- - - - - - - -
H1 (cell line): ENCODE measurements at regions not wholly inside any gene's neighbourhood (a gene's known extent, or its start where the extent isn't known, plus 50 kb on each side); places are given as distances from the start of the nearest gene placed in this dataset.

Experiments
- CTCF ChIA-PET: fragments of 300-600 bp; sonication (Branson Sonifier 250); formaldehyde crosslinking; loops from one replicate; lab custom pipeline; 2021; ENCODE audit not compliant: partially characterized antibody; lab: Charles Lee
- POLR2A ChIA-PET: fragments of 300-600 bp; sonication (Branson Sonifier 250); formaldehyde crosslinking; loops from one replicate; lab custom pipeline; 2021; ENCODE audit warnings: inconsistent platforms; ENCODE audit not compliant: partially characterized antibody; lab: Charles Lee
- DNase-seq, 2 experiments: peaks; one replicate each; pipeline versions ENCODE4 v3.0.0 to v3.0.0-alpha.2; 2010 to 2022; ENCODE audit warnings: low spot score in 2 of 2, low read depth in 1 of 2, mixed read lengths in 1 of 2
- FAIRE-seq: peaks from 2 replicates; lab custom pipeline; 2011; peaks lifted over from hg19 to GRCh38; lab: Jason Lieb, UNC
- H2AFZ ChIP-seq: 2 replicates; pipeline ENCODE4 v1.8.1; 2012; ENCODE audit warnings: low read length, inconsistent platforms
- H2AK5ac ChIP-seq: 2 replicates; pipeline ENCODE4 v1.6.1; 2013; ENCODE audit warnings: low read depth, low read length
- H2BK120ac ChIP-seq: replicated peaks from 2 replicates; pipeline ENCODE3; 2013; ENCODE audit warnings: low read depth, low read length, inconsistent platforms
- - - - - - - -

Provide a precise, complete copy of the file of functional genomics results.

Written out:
H1 (cell line): ENCODE measurements at regions not wholly inside any gene's neighbourhood (a gene's known extent, or its start where the extent isn't known, plus 50 kb on each side); places are given as distances from the start of the nearest gene placed in this dataset.

Experiments
- CTCF ChIA-PET: fragments of 300-600 bp; sonication (Branson Sonifier 250); formaldehyde crosslinking; loops from one replicate; lab custom pipeline; 2021; ENCODE audit not compliant: partially characterized antibody; lab: Charles Lee
- POLR2A ChIA-PET: fragments of 300-600 bp; sonication (Branson Sonifier 250); formaldehyde crosslinking; loops from one replicate; lab custom pipeline; 2021; ENCODE audit warnings: inconsistent platforms; ENCODE audit not compliant: partially characterized antibody; lab: Charles Lee
- DNase-seq, 2 experiments: peaks; one replicate each; pipeline versions ENCODE4 v3.0.0 to v3.0.0-alpha.2; 2010 to 2022; ENCODE audit warnings: low spot score in 2 of 2, low read depth in 1 of 2, mixed read lengths in 1 of 2
- FAIRE-seq: peaks from 2 replicates; lab custom pipeline; 2011; peaks lifted over from hg19 to GRCh38; lab: Jason Lieb, UNC
- H2AFZ ChIP-seq: 2 replicates; pipeline ENCODE4 v1.8.1; 2012; ENCODE audit warnings: low read length, inconsistent platforms
- H2AK5ac ChIP-seq: 2 replicates; pipeline ENCODE4 v1.6.1; 2013; ENCODE audit warnings: low read depth, low read length
- H2BK120ac ChIP-seq: replicated peaks from 2 replicates; pipeline ENCODE3; 2013; ENCODE audit warnings: low read depth, low read length, inconsistent platforms